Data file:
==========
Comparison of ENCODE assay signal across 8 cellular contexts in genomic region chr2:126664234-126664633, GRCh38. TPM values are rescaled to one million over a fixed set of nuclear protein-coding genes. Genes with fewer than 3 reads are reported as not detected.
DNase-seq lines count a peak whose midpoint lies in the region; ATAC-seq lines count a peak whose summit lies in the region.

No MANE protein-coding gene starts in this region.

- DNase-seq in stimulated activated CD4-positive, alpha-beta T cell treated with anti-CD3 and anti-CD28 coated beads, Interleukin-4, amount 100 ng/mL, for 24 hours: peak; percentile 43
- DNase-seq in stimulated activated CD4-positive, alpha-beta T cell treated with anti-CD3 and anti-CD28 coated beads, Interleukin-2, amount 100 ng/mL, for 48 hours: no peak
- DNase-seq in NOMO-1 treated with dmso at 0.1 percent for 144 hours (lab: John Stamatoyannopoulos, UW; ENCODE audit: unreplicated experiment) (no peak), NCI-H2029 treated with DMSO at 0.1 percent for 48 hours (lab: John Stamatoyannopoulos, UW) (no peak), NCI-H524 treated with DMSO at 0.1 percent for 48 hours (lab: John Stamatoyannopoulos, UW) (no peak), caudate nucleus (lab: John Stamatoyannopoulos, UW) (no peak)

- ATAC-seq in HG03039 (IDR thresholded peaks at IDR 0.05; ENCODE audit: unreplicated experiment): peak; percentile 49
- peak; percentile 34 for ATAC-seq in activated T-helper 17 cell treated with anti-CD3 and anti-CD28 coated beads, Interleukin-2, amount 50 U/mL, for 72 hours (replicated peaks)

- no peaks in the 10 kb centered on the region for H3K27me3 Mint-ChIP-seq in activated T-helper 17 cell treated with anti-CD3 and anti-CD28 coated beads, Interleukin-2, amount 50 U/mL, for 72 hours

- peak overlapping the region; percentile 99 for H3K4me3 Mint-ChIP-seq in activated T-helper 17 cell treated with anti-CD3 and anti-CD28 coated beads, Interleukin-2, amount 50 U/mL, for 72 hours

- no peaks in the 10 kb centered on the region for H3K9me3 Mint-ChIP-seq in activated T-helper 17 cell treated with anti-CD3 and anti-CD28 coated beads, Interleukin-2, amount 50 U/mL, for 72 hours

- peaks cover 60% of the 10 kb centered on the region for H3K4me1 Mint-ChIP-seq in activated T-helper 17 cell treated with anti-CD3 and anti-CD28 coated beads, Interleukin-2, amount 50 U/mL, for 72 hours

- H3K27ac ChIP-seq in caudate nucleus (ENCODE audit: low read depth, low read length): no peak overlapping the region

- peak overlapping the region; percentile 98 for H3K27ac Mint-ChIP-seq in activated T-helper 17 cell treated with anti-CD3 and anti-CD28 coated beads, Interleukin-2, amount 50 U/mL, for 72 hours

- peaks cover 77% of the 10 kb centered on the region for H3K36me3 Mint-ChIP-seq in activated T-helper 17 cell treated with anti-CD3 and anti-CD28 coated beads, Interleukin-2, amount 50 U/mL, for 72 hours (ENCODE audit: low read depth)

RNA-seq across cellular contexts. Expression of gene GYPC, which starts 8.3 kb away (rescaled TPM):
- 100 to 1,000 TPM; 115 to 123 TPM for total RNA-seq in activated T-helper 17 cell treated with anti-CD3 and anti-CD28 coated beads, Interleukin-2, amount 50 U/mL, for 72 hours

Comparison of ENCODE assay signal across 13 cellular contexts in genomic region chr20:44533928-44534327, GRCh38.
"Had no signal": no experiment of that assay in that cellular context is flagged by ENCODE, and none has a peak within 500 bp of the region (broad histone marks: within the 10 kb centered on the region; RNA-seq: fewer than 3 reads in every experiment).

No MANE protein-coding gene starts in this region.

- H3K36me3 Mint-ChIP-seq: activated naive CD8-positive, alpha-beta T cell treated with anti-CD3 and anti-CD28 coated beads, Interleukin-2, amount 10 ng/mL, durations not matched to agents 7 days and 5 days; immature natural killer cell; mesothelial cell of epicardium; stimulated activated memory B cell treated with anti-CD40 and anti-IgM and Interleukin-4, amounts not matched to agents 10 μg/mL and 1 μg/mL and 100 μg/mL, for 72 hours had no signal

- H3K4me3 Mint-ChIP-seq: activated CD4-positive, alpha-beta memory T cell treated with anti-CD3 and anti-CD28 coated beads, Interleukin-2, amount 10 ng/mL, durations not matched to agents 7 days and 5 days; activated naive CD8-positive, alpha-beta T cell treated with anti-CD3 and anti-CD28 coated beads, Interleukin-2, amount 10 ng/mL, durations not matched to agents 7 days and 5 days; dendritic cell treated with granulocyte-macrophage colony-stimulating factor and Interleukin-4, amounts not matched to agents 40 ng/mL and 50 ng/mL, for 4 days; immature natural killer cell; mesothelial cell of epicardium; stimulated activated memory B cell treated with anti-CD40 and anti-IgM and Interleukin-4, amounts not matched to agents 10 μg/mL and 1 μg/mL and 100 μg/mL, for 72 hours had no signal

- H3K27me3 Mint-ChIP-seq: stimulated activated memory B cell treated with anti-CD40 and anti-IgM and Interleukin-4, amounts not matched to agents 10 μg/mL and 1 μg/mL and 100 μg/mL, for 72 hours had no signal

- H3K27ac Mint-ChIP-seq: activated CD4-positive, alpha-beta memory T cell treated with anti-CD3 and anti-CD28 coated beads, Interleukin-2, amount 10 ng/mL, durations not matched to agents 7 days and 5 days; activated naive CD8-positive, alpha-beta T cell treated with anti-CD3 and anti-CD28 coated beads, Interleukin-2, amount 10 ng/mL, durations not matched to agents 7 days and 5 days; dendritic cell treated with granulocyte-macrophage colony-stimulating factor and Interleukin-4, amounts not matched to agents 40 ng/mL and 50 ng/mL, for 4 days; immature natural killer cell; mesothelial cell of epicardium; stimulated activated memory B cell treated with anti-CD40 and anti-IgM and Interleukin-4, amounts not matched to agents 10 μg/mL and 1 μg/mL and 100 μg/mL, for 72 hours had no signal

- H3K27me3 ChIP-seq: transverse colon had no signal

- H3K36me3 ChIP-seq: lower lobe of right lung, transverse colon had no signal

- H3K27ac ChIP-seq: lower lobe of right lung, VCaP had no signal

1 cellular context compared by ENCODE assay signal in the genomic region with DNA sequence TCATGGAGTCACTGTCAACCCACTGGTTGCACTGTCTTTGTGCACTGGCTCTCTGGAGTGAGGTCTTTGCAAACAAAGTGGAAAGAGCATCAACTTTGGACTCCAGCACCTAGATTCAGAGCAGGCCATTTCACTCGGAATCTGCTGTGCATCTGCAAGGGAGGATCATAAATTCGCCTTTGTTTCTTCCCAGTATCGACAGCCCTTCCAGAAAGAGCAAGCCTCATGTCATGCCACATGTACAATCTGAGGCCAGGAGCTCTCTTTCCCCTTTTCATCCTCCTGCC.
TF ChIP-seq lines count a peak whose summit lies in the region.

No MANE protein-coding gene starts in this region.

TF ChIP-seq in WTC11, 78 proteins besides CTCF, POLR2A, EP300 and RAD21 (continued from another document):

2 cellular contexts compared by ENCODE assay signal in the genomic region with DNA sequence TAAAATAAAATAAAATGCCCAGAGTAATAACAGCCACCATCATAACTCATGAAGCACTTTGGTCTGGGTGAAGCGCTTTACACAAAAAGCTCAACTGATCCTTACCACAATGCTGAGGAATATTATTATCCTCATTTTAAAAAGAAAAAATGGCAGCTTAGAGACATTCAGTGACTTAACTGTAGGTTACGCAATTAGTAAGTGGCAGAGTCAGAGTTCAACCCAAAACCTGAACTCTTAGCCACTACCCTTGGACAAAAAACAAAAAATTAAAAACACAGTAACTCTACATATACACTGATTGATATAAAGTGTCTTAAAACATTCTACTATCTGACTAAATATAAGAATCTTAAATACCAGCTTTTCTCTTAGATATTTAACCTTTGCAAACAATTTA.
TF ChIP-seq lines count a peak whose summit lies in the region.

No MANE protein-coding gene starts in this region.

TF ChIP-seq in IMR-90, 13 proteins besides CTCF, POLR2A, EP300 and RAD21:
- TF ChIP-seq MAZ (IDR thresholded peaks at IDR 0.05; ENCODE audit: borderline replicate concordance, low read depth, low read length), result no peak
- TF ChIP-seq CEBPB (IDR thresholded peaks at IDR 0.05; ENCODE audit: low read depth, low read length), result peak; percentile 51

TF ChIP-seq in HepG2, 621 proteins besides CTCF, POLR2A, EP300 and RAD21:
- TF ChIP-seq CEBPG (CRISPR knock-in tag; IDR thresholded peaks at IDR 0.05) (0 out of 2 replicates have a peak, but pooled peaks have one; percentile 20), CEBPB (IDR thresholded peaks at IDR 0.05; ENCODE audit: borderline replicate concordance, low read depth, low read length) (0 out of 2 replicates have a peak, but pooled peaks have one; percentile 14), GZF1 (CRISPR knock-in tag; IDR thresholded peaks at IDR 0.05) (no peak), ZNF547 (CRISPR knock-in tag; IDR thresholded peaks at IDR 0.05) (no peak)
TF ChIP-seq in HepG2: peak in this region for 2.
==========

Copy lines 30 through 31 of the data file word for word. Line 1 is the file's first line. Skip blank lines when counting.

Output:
No MANE protein-coding gene starts in this region.

TF ChIP-seq in WTC11, 78 proteins besides CTCF, POLR2A, EP300 and RAD21 (continued from another document):